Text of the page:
The Latest: Retirement home says it doesn’t discriminate
HONOLULU (AP) — The Latest on the ACLU’s challenge to a Hawaii retirement home’s ban on medically assisted suicide (all times local):
A Hawaii retirement home says it’s consulting its legal counsel after the American Civil Liberties Union demanded it stop discriminating against non-Catholic residents and allow them to take advantage of the state’s new medically assisted suicide law if they wish.
Kahala Nui Executive Director Wendy Wong said in a statement Thursday the home doesn’t discriminate and has never denied residency on the basis of religion, race, sex, color or other basis.
The Roman Catholic Church in Hawaii says the church leases the land under the home to Kahala Nui Senior Living Community, Inc.
The church says the issue is between Kahala Nui and its residents. It says its ground lease prohibits Kahala Nui from promoting assisted suicide, but specifies the restriction doesn’t refer to acts of individual residents.
The American Civil Liberties Union is demanding that a Hawaii retirement home stop discriminating against non-Catholic residents and allow them to take advantage of the state’s new medically assisted suicide law if they wish.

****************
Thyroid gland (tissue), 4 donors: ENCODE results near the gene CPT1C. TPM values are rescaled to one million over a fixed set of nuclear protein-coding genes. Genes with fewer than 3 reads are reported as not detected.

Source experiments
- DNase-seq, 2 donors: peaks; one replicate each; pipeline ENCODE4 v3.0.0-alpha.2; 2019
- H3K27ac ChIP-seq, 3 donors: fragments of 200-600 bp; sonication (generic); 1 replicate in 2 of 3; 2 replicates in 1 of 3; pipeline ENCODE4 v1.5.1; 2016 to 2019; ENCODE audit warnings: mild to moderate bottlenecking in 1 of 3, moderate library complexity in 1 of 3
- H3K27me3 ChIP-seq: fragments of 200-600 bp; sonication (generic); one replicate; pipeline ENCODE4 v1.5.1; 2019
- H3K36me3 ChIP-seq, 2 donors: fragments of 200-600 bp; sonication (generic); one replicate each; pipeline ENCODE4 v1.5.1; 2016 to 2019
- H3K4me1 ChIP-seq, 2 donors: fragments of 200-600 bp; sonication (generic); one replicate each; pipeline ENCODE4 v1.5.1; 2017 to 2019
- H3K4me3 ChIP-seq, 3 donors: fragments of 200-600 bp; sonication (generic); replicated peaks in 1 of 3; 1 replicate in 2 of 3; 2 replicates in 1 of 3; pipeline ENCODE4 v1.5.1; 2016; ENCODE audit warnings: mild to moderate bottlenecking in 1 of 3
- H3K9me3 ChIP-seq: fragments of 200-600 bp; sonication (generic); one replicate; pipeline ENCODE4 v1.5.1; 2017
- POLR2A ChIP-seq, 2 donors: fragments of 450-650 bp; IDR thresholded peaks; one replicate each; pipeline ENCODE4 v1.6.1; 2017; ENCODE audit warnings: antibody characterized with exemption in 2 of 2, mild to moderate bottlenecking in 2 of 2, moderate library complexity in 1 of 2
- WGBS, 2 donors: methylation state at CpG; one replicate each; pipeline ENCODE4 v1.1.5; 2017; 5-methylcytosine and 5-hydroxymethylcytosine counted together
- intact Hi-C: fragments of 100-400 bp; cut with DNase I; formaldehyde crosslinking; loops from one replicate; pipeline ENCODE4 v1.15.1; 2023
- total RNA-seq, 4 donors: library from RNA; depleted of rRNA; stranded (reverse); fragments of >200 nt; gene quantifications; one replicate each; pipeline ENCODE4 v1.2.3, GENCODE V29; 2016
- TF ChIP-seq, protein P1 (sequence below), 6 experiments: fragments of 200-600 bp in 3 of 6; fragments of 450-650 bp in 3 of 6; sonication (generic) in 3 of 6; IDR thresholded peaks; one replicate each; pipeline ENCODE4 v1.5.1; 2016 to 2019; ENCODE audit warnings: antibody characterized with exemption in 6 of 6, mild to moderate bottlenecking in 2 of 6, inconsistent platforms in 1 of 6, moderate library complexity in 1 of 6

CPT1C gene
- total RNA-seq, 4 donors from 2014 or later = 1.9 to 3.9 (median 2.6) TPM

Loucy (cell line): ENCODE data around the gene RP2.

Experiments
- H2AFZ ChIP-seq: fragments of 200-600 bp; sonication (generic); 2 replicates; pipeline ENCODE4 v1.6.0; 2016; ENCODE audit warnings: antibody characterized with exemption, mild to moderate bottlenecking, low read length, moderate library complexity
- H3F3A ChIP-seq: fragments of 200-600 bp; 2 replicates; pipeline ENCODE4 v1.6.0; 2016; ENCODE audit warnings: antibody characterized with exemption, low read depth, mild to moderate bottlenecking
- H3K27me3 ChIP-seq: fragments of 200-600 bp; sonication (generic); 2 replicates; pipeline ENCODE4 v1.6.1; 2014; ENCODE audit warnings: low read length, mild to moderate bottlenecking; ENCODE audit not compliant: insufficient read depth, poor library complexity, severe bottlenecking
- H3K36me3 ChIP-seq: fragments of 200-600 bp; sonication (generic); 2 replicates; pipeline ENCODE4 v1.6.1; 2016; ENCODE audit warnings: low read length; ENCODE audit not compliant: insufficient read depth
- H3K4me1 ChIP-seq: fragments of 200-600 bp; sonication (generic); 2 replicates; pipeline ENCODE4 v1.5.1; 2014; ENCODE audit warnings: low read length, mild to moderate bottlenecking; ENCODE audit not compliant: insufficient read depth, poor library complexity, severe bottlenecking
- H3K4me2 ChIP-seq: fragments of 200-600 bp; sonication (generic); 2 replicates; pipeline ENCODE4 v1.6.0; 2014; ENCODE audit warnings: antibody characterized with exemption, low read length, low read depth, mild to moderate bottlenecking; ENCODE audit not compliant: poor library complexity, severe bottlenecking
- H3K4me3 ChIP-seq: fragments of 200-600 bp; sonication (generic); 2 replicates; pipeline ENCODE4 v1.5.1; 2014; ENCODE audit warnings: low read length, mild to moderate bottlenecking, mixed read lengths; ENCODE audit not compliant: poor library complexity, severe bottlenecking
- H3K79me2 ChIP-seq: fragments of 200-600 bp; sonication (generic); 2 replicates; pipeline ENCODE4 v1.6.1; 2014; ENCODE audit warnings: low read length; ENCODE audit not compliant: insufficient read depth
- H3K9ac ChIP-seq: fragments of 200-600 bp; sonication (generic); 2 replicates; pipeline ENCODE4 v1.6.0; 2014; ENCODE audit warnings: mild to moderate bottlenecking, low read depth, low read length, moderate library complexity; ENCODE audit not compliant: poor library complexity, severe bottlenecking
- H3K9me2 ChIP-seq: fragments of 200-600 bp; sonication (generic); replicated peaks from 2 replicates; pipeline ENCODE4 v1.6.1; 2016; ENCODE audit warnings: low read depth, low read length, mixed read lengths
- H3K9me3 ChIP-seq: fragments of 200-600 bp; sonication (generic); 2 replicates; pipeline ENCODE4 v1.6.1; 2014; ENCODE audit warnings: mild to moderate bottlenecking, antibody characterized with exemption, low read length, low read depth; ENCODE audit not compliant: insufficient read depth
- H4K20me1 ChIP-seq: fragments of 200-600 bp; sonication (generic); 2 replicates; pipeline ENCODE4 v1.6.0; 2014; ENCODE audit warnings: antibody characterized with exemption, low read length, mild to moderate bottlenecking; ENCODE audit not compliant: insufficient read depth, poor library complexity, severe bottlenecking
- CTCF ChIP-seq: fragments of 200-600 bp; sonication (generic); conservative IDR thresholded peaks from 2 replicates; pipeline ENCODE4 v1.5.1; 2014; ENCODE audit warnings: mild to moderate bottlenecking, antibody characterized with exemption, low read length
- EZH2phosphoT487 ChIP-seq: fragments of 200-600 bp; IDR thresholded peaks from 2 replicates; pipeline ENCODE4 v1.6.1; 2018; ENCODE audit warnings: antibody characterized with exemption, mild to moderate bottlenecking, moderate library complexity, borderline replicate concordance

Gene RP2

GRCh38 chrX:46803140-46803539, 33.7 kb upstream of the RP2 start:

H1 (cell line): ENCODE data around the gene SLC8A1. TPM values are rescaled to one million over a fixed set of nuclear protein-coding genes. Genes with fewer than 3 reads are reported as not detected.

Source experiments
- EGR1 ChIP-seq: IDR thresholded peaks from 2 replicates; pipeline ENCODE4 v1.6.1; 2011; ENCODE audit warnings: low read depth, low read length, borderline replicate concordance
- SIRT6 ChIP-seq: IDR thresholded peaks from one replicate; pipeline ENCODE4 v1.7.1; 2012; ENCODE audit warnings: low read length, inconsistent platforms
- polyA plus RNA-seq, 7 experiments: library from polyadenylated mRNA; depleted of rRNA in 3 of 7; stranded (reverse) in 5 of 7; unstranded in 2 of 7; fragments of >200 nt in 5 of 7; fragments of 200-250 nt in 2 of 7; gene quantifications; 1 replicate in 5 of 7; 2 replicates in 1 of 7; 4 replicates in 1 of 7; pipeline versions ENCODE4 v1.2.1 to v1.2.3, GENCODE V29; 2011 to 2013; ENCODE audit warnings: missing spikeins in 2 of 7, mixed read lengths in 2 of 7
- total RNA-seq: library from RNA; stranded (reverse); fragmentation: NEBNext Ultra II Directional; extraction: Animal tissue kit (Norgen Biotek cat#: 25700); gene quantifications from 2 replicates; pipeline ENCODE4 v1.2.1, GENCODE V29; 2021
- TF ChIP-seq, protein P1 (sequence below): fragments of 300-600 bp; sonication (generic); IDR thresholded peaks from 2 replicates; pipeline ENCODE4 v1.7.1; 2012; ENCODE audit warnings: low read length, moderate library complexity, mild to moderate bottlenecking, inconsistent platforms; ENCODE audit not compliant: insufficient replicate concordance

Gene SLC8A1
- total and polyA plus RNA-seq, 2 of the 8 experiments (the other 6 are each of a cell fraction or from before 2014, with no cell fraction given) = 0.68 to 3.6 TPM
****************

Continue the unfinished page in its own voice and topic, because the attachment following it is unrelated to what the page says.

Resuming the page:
The ACLU of Hawaii sent a letter to the executive director of the Kahala Nui home on Thursday after receiving an anonymous tip that the home had notified residents they would not be permitted to exercise the provisions of the law.
The retirement home told residents in a memo this was because the facility’s lease for land under its buildings prohibits activity that is “morally repugnant” to the Roman Catholic Church, including euthanasia.
The church owns the land.
Kahala Nui’s executive director didn’t immediately respond to voicemail and email messages seeking comment.